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Regulators took a big step today in reshaping the nation's mortgage market. The FDIC introduced a new rule that could force borrowers to make larger down payments.
NPR's Tamara Keith reports this is the latest attempt to rein in the excesses that inflated the housing bubble.
TAMARA KEITH: At the height of the housing bubble, lenders made a lot of really questionable mortgages. But the companies that wrote the loans didn't have to worry about poor quality, because they were just going to sell them off to someone else, companies that bundled the loans up into securities and sold them off to investors. And so none of the companies that were responsible for the loans had to hold on to any of the risk. They didn't have any skin in the game, so they didn't really care if people ultimately couldn't pay their mortgages.
This new rule from the FDIC and five other agencies aims to change that. It says, in short, if you're going to bundle loans into securities, you need to hang on to some of the risk. And the only way to avoid that is to work exclusively with super-safe loans, known as qualified residential mortgages.
Ms. SUZY GARDNER (Senior Examination Specialist, FDIC): The proposed QRM underwriting standards focus on borrowers' ability and capacity to repay by relying on verified and documented income.
KEITH: What FDIC staffer Suzy Gardner is saying is these loans will have very high standards. Among them: Borrowers would have to come up with a 20 percent down payment.
But regulators want to be clear. They don't think the qualified residential mortgage should be the new national standard for mortgages.
Here's FDIC chairman Sheila Bair.
Ms. SHEILA BAIR (Chairman, FDIC): I think it's important for people to understand the QRM rule is going to be a small slice of the market. It doesn't mean that everybody is going to have to comply with these standards to get a mortgage going forward.
KEITH: But there are a whole lot of people in the mortgage industry today saying that may be what regulators want, but that's not what they're going to get.
Steve O'Connor is with the Mortgage Bankers Association.
Mr. STEVE O'CONNOR (Senior Vice President of Public Policy and Industry Relations, Mortgage Bankers Association): As it's currently proposed, it's very restrictive, and I think it will limit credit options for borrowers and make products more expensive for a lot of borrowers.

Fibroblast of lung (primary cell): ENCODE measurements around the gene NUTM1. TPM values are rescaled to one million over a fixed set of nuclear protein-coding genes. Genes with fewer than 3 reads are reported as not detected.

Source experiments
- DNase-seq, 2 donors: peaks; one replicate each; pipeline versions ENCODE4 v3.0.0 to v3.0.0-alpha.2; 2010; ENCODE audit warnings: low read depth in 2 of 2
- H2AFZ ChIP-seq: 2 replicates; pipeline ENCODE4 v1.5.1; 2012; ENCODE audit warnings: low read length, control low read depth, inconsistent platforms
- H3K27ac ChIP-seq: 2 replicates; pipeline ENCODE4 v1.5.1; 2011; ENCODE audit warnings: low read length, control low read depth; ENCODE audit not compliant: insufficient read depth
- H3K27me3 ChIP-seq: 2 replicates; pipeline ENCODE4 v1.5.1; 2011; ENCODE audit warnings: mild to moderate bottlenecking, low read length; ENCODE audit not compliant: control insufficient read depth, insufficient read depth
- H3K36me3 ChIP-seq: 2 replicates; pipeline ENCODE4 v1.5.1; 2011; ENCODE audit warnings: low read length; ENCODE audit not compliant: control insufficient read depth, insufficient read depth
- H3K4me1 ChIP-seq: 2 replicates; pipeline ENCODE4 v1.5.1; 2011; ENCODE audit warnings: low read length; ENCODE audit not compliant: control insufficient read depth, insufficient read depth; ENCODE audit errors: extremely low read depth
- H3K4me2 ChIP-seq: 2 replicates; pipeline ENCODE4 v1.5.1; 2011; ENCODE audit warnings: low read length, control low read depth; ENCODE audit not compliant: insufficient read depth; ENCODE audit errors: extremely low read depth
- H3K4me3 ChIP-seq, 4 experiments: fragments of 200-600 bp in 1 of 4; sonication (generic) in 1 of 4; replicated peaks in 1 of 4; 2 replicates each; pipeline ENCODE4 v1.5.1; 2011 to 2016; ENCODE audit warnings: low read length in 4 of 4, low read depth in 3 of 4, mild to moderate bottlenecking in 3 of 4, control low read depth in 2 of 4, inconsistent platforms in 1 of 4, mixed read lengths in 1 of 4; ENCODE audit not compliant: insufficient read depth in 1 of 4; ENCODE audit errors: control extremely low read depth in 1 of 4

KEITH: Or in other words, companies that securitize loans aren't going to want to have skin in the game, so they're going to stick with these super-safe mortgages. And for borrowers who don't qualify, it's going to be harder and more expensive to get a loan.
This is all very discouraging for Sarah Schroeder. She's 29 years old and lives in Warren, Michigan, with her husband and two young children.
Ms. SARAH SCHROEDER: Our dream is to get into a home before our oldest child starts kindergarten so that we can live there for at least the next 18 years, till both of them finish school and decide to move on on their own. We want permanence. We want to be a part of a community.
KEITH: They've been saving for a down payment for years, but don't have nearly enough.
Ms. SCHROEDER: That 20 percent down payment is this almost mystical object that I'm just not sure that my family will be capable of saving.
KEITH: And John Taylor, president of the National Community Reinvestment Coalition, is convinced that if the rule goes ahead as proposed, a whole lot of low- and middle-income people won't be able to buy homes.
Mr. JOHN TAYLOR (President and CEO, National Community Reinvestment Coalition): Don't throw the baby out with the bathwater by eliminating qualified responsible would-be homeowners because they simply don't have the wealth accumulation to be able to plop down substantial amounts of money to get into homeownership.
KEITH: It's important to point out, though, that none of these changes will be immediate. The rule likely won't be final until later this year. And even then, loans backed by the government aren't subject to the rule. And at the moment, the government is behind 90 percent of the mortgage market.
Tamara Keith, NPR News, Washington.